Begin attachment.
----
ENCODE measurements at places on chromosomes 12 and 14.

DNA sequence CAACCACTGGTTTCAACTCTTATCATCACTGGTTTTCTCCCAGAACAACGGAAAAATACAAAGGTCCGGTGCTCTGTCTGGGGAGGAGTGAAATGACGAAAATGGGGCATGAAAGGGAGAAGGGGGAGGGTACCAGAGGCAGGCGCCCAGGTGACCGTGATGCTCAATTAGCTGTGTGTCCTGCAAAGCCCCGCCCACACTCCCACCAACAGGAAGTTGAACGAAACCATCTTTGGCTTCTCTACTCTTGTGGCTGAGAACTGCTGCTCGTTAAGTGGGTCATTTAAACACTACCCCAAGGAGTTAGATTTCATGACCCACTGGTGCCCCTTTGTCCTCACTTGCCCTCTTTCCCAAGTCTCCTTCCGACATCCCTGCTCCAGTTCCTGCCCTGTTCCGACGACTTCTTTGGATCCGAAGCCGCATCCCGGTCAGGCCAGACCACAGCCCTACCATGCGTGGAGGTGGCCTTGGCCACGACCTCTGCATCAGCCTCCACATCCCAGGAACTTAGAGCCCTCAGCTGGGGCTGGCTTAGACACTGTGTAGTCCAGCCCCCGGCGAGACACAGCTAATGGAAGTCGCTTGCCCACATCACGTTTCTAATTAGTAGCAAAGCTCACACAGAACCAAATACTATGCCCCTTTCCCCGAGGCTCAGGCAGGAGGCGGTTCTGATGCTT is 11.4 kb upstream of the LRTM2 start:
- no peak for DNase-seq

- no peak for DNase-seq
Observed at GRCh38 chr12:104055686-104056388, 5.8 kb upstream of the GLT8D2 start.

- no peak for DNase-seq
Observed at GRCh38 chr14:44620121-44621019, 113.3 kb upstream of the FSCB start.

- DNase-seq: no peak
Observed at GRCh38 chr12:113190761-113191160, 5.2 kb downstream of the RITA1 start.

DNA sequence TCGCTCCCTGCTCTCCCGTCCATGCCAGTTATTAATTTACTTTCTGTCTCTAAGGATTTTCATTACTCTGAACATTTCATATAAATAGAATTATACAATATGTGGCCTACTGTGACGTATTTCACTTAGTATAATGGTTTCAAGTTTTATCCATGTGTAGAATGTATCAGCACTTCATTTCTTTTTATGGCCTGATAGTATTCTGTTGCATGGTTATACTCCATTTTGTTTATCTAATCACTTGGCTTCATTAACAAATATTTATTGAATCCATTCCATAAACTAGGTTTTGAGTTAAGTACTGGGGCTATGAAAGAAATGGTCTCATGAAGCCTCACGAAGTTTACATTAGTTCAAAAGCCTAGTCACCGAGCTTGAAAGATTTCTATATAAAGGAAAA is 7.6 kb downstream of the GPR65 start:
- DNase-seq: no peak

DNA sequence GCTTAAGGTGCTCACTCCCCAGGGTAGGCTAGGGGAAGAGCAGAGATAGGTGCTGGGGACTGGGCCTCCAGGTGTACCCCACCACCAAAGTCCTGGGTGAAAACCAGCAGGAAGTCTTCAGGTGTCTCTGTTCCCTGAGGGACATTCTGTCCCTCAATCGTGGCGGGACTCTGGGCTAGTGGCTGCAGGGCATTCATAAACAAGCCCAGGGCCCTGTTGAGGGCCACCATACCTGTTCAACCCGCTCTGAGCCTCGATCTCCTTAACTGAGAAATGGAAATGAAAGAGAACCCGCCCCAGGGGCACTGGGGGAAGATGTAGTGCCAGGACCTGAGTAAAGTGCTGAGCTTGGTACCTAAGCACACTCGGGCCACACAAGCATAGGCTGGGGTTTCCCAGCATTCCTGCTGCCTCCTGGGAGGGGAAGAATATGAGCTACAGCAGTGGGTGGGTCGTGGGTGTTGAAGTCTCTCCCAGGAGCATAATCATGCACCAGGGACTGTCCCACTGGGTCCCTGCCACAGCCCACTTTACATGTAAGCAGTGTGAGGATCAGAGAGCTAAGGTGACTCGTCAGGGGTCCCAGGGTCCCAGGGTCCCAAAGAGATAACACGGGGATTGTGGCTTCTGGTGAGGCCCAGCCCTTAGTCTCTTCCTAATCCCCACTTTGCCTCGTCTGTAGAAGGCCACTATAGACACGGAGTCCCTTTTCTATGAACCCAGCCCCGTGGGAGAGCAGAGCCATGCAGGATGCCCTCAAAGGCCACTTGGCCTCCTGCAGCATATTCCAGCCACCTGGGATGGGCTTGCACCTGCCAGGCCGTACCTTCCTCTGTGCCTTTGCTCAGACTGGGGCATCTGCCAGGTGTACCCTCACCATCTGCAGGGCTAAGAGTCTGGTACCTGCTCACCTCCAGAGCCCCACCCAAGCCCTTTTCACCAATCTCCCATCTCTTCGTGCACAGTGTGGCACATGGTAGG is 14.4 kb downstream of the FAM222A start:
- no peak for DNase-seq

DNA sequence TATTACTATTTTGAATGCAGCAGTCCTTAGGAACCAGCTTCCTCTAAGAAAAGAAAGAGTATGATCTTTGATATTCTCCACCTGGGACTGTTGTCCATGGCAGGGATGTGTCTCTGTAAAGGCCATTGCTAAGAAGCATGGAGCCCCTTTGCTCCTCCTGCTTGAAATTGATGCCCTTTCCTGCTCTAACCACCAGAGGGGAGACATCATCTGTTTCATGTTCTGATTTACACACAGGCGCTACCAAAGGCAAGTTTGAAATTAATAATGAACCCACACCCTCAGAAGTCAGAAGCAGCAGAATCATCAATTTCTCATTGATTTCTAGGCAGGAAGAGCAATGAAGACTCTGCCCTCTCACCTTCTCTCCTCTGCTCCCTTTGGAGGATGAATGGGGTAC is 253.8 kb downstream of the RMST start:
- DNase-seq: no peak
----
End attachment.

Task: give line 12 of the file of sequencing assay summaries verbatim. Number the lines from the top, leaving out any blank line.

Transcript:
DNA sequence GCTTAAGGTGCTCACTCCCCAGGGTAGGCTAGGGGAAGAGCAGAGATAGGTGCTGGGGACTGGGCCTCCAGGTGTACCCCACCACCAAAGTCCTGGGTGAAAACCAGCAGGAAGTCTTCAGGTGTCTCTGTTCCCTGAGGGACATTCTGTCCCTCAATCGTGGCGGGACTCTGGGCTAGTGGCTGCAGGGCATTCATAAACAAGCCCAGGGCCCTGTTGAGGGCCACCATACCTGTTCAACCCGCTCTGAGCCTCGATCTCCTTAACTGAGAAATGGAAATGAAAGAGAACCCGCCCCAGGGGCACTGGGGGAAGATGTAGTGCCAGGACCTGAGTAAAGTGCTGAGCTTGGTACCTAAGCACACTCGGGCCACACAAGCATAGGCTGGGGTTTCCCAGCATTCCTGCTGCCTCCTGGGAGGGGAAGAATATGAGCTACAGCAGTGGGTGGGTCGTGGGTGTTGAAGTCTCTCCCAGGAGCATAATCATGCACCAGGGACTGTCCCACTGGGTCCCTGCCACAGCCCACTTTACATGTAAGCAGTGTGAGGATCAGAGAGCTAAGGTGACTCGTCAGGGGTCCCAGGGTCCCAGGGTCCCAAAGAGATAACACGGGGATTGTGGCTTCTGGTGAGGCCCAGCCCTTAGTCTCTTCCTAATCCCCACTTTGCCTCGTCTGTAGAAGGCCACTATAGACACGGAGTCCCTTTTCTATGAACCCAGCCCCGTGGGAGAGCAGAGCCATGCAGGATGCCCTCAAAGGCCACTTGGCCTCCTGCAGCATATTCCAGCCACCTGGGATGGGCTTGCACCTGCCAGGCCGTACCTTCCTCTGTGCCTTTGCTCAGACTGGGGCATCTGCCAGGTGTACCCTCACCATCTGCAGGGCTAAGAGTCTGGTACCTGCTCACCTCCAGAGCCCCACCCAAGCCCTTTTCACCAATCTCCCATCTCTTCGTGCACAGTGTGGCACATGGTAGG is 14.4 kb downstream of the FAM222A start: